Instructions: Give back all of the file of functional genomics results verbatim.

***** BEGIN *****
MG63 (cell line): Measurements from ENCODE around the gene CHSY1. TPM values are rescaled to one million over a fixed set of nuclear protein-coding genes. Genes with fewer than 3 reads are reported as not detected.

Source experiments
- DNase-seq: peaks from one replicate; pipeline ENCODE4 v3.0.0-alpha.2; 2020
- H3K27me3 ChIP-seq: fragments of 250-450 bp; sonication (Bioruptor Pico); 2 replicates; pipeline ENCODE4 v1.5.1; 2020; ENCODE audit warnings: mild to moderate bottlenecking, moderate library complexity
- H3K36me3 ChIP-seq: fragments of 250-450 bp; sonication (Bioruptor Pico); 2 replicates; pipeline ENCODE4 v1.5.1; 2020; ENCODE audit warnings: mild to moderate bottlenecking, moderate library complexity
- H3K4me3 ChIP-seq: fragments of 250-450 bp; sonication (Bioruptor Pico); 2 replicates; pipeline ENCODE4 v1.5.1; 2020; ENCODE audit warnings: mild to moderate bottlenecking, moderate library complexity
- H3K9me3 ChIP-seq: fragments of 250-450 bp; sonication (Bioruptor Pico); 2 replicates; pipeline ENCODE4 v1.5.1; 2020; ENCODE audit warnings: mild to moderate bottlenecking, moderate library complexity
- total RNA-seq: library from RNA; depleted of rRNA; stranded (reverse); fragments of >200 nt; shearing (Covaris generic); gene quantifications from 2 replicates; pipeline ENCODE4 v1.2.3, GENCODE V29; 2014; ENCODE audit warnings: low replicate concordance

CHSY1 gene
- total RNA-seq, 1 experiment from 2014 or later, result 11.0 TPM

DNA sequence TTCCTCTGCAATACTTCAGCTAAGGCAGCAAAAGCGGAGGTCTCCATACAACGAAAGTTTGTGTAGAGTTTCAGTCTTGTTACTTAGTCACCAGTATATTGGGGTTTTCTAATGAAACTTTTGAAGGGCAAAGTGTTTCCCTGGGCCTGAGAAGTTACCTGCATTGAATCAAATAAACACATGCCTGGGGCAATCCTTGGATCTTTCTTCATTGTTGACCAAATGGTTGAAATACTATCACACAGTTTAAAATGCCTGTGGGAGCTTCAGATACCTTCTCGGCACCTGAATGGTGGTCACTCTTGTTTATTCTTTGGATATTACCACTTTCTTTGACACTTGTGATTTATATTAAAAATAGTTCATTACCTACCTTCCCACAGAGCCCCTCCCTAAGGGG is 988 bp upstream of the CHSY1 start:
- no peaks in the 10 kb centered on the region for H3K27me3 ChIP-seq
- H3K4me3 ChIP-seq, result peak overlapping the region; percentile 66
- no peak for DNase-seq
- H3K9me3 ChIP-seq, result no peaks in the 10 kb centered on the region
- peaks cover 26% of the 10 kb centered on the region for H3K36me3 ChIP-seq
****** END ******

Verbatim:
MG63 (cell line): Measurements from ENCODE around the gene CHSY1. TPM values are rescaled to one million over a fixed set of nuclear protein-coding genes. Genes with fewer than 3 reads are reported as not detected.

Source experiments
- DNase-seq: peaks from one replicate; pipeline ENCODE4 v3.0.0-alpha.2; 2020
- H3K27me3 ChIP-seq: fragments of 250-450 bp; sonication (Bioruptor Pico); 2 replicates; pipeline ENCODE4 v1.5.1; 2020; ENCODE audit warnings: mild to moderate bottlenecking, moderate library complexity
- H3K36me3 ChIP-seq: fragments of 250-450 bp; sonication (Bioruptor Pico); 2 replicates; pipeline ENCODE4 v1.5.1; 2020; ENCODE audit warnings: mild to moderate bottlenecking, moderate library complexity
- H3K4me3 ChIP-seq: fragments of 250-450 bp; sonication (Bioruptor Pico); 2 replicates; pipeline ENCODE4 v1.5.1; 2020; ENCODE audit warnings: mild to moderate bottlenecking, moderate library complexity
- H3K9me3 ChIP-seq: fragments of 250-450 bp; sonication (Bioruptor Pico); 2 replicates; pipeline ENCODE4 v1.5.1; 2020; ENCODE audit warnings: mild to moderate bottlenecking, moderate library complexity
- total RNA-seq: library from RNA; depleted of rRNA; stranded (reverse); fragments of >200 nt; shearing (Covaris generic); gene quantifications from 2 replicates; pipeline ENCODE4 v1.2.3, GENCODE V29; 2014; ENCODE audit warnings: low replicate concordance

CHSY1 gene
- total RNA-seq, 1 experiment from 2014 or later, result 11.0 TPM

DNA sequence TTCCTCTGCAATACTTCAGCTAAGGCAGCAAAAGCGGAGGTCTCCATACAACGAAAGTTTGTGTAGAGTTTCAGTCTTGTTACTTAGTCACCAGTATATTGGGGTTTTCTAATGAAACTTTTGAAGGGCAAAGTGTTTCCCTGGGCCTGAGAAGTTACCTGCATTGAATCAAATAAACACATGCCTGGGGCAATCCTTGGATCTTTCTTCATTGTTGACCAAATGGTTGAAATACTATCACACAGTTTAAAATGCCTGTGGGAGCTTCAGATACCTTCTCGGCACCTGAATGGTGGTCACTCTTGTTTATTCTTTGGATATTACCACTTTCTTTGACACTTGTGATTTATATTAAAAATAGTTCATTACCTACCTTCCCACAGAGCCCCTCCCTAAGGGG is 988 bp upstream of the CHSY1 start:
- no peaks in the 10 kb centered on the region for H3K27me3 ChIP-seq
- H3K4me3 ChIP-seq, result peak overlapping the region; percentile 66
- no peak for DNase-seq
- H3K9me3 ChIP-seq, result no peaks in the 10 kb centered on the region
- peaks cover 26% of the 10 kb centered on the region for H3K36me3 ChIP-seq